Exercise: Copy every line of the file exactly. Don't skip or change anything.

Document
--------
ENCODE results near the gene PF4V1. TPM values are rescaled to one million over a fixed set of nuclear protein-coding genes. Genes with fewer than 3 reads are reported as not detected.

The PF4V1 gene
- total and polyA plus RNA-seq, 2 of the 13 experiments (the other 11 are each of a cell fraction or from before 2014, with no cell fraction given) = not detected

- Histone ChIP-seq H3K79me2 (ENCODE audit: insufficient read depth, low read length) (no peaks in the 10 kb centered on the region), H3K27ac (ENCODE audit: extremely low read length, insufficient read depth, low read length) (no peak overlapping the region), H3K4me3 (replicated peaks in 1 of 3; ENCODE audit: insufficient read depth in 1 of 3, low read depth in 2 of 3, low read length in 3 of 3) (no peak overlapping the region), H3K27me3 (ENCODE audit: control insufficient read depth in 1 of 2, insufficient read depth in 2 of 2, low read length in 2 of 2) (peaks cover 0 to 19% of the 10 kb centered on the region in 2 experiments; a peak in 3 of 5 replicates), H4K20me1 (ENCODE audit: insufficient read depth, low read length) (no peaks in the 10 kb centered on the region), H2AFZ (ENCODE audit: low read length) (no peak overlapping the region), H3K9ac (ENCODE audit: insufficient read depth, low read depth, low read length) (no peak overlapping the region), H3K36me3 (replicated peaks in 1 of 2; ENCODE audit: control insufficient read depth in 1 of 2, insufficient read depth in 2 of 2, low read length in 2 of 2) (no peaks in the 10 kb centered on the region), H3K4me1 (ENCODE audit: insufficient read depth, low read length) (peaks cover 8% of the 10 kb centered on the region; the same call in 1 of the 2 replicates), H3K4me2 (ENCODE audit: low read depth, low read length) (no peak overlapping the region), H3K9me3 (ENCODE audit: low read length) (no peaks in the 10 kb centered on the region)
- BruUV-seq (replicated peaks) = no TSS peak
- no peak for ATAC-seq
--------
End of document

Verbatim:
ENCODE results near the gene PF4V1. TPM values are rescaled to one million over a fixed set of nuclear protein-coding genes. Genes with fewer than 3 reads are reported as not detected.

The PF4V1 gene
- total and polyA plus RNA-seq, 2 of the 13 experiments (the other 11 are each of a cell fraction or from before 2014, with no cell fraction given) = not detected

- Histone ChIP-seq H3K79me2 (ENCODE audit: insufficient read depth, low read length) (no peaks in the 10 kb centered on the region), H3K27ac (ENCODE audit: extremely low read length, insufficient read depth, low read length) (no peak overlapping the region), H3K4me3 (replicated peaks in 1 of 3; ENCODE audit: insufficient read depth in 1 of 3, low read depth in 2 of 3, low read length in 3 of 3) (no peak overlapping the region), H3K27me3 (ENCODE audit: control insufficient read depth in 1 of 2, insufficient read depth in 2 of 2, low read length in 2 of 2) (peaks cover 0 to 19% of the 10 kb centered on the region in 2 experiments; a peak in 3 of 5 replicates), H4K20me1 (ENCODE audit: insufficient read depth, low read length) (no peaks in the 10 kb centered on the region), H2AFZ (ENCODE audit: low read length) (no peak overlapping the region), H3K9ac (ENCODE audit: insufficient read depth, low read depth, low read length) (no peak overlapping the region), H3K36me3 (replicated peaks in 1 of 2; ENCODE audit: control insufficient read depth in 1 of 2, insufficient read depth in 2 of 2, low read length in 2 of 2) (no peaks in the 10 kb centered on the region), H3K4me1 (ENCODE audit: insufficient read depth, low read length) (peaks cover 8% of the 10 kb centered on the region; the same call in 1 of the 2 replicates), H3K4me2 (ENCODE audit: low read depth, low read length) (no peak overlapping the region), H3K9me3 (ENCODE audit: low read length) (no peaks in the 10 kb centered on the region)
- BruUV-seq (replicated peaks) = no TSS peak
- no peak for ATAC-seq